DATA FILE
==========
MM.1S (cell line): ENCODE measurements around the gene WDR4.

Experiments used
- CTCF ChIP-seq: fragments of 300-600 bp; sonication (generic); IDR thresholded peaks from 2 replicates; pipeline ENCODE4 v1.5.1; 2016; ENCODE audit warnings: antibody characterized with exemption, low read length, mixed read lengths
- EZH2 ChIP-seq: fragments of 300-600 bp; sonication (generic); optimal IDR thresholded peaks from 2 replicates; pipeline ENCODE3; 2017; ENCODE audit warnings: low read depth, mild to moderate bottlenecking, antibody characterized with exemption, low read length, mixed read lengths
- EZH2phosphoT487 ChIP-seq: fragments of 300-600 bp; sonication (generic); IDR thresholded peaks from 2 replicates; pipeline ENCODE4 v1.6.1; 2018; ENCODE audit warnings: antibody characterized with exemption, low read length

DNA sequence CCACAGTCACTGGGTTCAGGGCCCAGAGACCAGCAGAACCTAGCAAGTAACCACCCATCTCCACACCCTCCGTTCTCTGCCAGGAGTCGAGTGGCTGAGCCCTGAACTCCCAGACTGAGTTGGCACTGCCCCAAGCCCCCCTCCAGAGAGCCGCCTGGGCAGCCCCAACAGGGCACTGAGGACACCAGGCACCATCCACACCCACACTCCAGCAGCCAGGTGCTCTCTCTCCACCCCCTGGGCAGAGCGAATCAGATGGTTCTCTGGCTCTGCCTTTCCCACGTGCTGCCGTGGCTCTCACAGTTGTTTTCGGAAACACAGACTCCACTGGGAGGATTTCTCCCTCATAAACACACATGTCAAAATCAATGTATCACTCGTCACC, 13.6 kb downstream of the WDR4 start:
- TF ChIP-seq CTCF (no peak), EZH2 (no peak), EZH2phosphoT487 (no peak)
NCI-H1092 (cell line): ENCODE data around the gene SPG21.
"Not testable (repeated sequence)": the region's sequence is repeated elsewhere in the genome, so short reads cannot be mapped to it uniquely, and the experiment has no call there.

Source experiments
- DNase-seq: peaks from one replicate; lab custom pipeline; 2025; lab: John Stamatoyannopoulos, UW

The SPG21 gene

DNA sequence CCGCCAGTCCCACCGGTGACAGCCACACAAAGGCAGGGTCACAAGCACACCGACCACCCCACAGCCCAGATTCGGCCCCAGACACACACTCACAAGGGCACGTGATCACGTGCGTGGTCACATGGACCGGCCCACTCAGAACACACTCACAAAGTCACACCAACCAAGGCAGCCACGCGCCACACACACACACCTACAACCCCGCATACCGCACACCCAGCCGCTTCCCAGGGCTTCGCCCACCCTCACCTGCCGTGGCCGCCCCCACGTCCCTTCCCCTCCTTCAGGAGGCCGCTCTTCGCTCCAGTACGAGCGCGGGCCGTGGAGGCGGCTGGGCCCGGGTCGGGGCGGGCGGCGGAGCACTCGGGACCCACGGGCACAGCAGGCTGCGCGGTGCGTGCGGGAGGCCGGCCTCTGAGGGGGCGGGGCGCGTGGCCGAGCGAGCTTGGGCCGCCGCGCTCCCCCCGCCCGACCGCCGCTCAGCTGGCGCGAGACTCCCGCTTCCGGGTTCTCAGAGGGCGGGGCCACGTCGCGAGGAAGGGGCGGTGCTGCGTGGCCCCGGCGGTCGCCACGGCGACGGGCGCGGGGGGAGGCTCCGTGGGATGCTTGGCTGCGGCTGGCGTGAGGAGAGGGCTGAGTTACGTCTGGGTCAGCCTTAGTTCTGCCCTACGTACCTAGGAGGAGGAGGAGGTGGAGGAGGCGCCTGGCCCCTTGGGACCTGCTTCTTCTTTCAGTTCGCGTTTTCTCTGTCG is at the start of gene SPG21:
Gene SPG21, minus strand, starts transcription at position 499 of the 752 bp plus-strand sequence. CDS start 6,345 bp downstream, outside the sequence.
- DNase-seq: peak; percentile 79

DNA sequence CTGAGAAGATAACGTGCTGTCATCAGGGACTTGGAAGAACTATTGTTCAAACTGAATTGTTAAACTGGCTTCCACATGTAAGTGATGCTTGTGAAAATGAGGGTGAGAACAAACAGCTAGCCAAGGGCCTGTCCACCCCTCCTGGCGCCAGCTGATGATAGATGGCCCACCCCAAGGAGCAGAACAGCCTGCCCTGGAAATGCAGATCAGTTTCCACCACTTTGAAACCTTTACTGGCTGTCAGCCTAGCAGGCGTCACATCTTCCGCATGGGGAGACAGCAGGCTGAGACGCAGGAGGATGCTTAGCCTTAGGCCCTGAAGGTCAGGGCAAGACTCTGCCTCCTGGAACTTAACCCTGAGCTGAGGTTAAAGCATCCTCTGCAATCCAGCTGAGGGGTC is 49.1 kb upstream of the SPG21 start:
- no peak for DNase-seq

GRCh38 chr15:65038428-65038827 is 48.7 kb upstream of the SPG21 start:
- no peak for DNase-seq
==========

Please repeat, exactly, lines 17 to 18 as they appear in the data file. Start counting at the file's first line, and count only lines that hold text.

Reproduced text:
- no peak for DNase-seq

GRCh38 chr15:65038428-65038827 is 48.7 kb upstream of the SPG21 start: